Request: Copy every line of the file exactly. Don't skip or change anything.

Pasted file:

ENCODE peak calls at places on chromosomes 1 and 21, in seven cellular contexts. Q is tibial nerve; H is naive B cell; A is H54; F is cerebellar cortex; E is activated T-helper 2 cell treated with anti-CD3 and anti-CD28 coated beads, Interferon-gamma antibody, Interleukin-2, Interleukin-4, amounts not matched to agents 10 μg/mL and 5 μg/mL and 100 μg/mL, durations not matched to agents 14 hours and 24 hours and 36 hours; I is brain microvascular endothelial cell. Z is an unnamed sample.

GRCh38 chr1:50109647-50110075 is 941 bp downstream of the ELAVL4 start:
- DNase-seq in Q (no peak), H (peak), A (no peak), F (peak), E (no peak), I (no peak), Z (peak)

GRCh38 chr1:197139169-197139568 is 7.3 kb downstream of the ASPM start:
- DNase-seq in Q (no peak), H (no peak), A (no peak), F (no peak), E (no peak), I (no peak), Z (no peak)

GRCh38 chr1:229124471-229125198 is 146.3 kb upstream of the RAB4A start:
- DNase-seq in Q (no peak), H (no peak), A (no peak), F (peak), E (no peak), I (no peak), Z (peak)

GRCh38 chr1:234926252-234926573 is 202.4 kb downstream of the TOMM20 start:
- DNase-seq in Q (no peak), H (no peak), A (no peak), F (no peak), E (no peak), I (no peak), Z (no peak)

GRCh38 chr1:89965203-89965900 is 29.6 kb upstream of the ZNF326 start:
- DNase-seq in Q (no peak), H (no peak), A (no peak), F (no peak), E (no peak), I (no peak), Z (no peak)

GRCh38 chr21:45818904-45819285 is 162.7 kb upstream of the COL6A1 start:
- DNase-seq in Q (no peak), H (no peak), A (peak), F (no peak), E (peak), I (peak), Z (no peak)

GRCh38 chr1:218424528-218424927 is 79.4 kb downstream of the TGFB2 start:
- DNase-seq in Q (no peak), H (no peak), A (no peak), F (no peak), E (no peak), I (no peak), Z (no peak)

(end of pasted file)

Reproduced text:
ENCODE peak calls at places on chromosomes 1 and 21, in seven cellular contexts. Q is tibial nerve; H is naive B cell; A is H54; F is cerebellar cortex; E is activated T-helper 2 cell treated with anti-CD3 and anti-CD28 coated beads, Interferon-gamma antibody, Interleukin-2, Interleukin-4, amounts not matched to agents 10 μg/mL and 5 μg/mL and 100 μg/mL, durations not matched to agents 14 hours and 24 hours and 36 hours; I is brain microvascular endothelial cell. Z is an unnamed sample.

GRCh38 chr1:50109647-50110075 is 941 bp downstream of the ELAVL4 start:
- DNase-seq in Q (no peak), H (peak), A (no peak), F (peak), E (no peak), I (no peak), Z (peak)

GRCh38 chr1:197139169-197139568 is 7.3 kb downstream of the ASPM start:
- DNase-seq in Q (no peak), H (no peak), A (no peak), F (no peak), E (no peak), I (no peak), Z (no peak)

GRCh38 chr1:229124471-229125198 is 146.3 kb upstream of the RAB4A start:
- DNase-seq in Q (no peak), H (no peak), A (no peak), F (peak), E (no peak), I (no peak), Z (peak)

GRCh38 chr1:234926252-234926573 is 202.4 kb downstream of the TOMM20 start:
- DNase-seq in Q (no peak), H (no peak), A (no peak), F (no peak), E (no peak), I (no peak), Z (no peak)

GRCh38 chr1:89965203-89965900 is 29.6 kb upstream of the ZNF326 start:
- DNase-seq in Q (no peak), H (no peak), A (no peak), F (no peak), E (no peak), I (no peak), Z (no peak)

GRCh38 chr21:45818904-45819285 is 162.7 kb upstream of the COL6A1 start:
- DNase-seq in Q (no peak), H (no peak), A (peak), F (no peak), E (peak), I (peak), Z (no peak)

GRCh38 chr1:218424528-218424927 is 79.4 kb downstream of the TGFB2 start:
- DNase-seq in Q (no peak), H (no peak), A (no peak), F (no peak), E (no peak), I (no peak), Z (no peak)